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Maria: Stubborn, Willful, and Always Full of Energy

Section Editor(s): Stein, Martin T. M.D.

Journal of Developmental & Behavioral Pediatrics: April 2001 - Volume 22 - Issue 2 - p S17-S21
Challenging Case: Behavioral Changes
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"Maria is stubborn, willful and always full of energy. For the past 2 months, I [haven't been able to] leave her for a moment without her grabbing me and crying. She refuses to sit on the potty seat. Yesterday, she threw herself on the floor, yelling and kicking after I suggested she use the potty seat. Tantrums occur every day-sometimes in response to a simple request."

Maria's mother offered this vivid description of her child's behavior at a 2-year health supervision visit in response to the pediatrician's question, "Tell me how Maria has been recently." Maria had been followed since birth by her pediatrician. Maria was born to a single mother who works part-time and is enrolled in two college courses, and the gestation and perinatal periods were uncomplicated. A review of the medical record reveals that she was an especially active infant, experienced mild to moderate colicky behavior in the first 3 months, and achieved all of her motor, language, and social milestones at appropriate times.

After it was established that the frequent tantrums, clinging behaviors, and "stubbornness" had escalated considerably during the past 2 months, the medical history was directed toward any recent changes in the family, caretakers, or living situation. The combination of job and school had been a major focus of her mother's life for the past year. Recently, school work was more demanding and, after a change in supervisors, her work in a clothing store was less satisfying. Finances were marginal, but she was making ends meet with medical assistance from Medicald and with discounted child care at her college.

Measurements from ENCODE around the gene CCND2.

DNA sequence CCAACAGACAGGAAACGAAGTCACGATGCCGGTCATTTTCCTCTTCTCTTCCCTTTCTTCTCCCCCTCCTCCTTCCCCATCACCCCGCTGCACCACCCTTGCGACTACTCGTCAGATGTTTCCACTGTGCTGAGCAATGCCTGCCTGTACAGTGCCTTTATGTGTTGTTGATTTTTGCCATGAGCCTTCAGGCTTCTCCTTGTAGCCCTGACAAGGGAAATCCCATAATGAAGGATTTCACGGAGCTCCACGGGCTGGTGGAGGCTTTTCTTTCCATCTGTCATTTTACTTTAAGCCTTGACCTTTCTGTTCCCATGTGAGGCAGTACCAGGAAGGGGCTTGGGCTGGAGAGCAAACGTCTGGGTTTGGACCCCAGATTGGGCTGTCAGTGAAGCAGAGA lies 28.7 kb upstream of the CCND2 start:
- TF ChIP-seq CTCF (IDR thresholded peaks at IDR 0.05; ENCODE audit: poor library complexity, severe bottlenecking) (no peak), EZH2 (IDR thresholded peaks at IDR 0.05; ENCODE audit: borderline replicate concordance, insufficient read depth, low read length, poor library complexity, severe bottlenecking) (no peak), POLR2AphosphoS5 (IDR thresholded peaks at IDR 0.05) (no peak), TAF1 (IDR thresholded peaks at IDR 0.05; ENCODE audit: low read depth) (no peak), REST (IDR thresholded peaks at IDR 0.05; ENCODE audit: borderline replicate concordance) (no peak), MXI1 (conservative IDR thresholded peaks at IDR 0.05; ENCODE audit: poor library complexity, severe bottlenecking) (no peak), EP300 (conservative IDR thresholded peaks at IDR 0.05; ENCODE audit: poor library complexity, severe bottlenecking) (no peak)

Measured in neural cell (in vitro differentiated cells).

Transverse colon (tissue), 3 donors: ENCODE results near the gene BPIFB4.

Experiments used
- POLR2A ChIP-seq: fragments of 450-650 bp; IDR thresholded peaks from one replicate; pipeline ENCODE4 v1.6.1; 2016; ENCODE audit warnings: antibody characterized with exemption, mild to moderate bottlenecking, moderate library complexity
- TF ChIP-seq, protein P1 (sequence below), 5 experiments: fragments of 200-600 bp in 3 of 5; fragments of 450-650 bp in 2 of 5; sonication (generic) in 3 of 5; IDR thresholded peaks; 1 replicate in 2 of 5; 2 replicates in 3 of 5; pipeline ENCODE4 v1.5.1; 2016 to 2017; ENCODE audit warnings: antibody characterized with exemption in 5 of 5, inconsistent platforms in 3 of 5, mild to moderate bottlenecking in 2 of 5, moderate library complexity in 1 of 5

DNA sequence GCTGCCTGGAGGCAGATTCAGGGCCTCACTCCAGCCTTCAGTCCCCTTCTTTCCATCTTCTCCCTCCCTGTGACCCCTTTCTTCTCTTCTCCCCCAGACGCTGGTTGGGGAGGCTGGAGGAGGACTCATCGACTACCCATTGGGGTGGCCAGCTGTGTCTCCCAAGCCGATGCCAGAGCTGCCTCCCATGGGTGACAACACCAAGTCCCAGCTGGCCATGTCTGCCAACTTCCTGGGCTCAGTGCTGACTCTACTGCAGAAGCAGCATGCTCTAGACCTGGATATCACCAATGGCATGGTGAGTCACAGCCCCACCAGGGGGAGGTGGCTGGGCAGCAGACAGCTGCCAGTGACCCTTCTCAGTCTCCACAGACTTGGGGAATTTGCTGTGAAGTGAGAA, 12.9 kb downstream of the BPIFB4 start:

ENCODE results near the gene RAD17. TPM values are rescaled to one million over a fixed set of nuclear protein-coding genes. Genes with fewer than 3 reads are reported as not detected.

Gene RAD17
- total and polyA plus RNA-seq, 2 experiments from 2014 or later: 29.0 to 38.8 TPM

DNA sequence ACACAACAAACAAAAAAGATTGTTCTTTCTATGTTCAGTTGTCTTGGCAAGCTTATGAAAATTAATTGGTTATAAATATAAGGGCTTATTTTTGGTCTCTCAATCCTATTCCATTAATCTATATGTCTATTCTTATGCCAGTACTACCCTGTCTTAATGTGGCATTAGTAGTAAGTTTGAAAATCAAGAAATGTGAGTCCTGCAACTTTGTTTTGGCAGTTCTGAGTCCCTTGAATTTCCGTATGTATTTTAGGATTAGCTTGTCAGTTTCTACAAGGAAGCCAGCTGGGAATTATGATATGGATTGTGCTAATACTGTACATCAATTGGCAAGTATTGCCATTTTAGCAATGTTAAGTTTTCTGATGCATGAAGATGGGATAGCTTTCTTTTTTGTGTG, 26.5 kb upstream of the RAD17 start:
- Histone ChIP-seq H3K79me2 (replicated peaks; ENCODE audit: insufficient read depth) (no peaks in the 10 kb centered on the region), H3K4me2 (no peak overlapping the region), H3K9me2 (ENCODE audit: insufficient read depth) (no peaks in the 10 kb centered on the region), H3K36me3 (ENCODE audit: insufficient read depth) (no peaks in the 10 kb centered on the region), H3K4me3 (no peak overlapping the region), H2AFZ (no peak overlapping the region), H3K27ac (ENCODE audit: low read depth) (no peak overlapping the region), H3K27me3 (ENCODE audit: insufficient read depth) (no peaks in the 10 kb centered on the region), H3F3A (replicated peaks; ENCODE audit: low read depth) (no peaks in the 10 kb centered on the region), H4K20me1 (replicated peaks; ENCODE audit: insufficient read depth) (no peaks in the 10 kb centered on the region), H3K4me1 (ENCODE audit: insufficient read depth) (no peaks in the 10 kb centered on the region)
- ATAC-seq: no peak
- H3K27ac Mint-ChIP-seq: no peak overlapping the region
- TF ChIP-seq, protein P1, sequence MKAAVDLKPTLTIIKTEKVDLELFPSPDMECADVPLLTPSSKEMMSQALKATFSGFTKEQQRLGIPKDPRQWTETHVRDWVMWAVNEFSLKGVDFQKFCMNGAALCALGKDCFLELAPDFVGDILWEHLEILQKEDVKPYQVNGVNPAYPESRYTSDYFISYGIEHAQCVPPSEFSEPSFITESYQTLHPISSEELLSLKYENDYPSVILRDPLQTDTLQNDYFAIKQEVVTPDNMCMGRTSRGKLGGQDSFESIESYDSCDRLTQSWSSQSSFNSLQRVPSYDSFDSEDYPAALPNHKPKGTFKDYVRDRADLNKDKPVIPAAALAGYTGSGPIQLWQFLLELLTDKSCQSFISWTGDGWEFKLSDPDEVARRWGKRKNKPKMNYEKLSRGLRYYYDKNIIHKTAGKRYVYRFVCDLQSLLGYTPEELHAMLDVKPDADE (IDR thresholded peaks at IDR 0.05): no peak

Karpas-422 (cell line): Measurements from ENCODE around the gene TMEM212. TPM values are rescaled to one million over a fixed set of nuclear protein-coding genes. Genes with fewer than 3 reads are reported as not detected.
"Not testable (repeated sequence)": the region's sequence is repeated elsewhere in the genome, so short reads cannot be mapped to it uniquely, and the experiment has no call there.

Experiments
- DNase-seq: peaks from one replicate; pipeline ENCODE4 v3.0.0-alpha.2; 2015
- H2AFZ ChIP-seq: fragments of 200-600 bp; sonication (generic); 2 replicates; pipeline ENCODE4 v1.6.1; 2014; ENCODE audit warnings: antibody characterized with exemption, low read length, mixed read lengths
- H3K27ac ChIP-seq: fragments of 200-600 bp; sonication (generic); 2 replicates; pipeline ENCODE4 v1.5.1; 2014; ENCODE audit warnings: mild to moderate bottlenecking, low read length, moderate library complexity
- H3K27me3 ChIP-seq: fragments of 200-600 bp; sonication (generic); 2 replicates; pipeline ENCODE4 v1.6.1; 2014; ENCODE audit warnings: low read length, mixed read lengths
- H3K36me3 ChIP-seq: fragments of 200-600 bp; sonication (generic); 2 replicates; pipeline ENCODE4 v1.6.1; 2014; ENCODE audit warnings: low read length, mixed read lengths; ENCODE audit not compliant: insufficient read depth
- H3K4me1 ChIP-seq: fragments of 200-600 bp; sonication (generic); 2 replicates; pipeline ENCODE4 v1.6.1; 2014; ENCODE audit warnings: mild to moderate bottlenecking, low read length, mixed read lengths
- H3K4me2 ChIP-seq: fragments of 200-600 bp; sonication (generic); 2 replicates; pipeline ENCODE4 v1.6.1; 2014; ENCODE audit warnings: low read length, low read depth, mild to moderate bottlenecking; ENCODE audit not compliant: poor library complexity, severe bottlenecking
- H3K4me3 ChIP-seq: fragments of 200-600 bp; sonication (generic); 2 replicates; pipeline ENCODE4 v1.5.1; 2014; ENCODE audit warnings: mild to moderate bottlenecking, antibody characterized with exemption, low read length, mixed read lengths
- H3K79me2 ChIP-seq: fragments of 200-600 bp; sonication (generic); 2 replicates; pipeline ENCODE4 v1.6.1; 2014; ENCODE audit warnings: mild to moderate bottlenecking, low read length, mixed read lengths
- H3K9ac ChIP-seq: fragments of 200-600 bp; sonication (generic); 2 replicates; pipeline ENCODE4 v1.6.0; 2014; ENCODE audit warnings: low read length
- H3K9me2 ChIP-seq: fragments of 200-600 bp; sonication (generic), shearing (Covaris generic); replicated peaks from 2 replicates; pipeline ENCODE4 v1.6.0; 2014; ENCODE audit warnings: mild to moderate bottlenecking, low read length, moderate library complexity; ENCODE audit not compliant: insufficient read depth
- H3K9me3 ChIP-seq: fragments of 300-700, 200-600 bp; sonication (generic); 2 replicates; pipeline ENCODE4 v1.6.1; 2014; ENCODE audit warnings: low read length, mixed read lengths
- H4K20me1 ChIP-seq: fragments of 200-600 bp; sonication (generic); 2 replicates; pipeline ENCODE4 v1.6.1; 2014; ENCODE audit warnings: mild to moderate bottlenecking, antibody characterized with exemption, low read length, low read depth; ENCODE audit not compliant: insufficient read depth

Maria's mother had always been a single parent, and her pediatrician was impressed with this mother's resiliency, flexibility, and ability to continue her education while raising a young child.

Sitting in her mother's lap throughout the visit, Maria played with a toy, snuggling close to her mother. She refused both eye contact and a play interaction with the pediatrician. (Her mother stated that this behavior was a typical response to people who Maria was not familiar with.) Verbal interchange was unsuccessful although it was noted that Maria responded to her mother's requests. Growth measurement, physical examination, and a screening developmental assessment were normal.

© 2001 Lippincott Williams & Wilkins, Inc.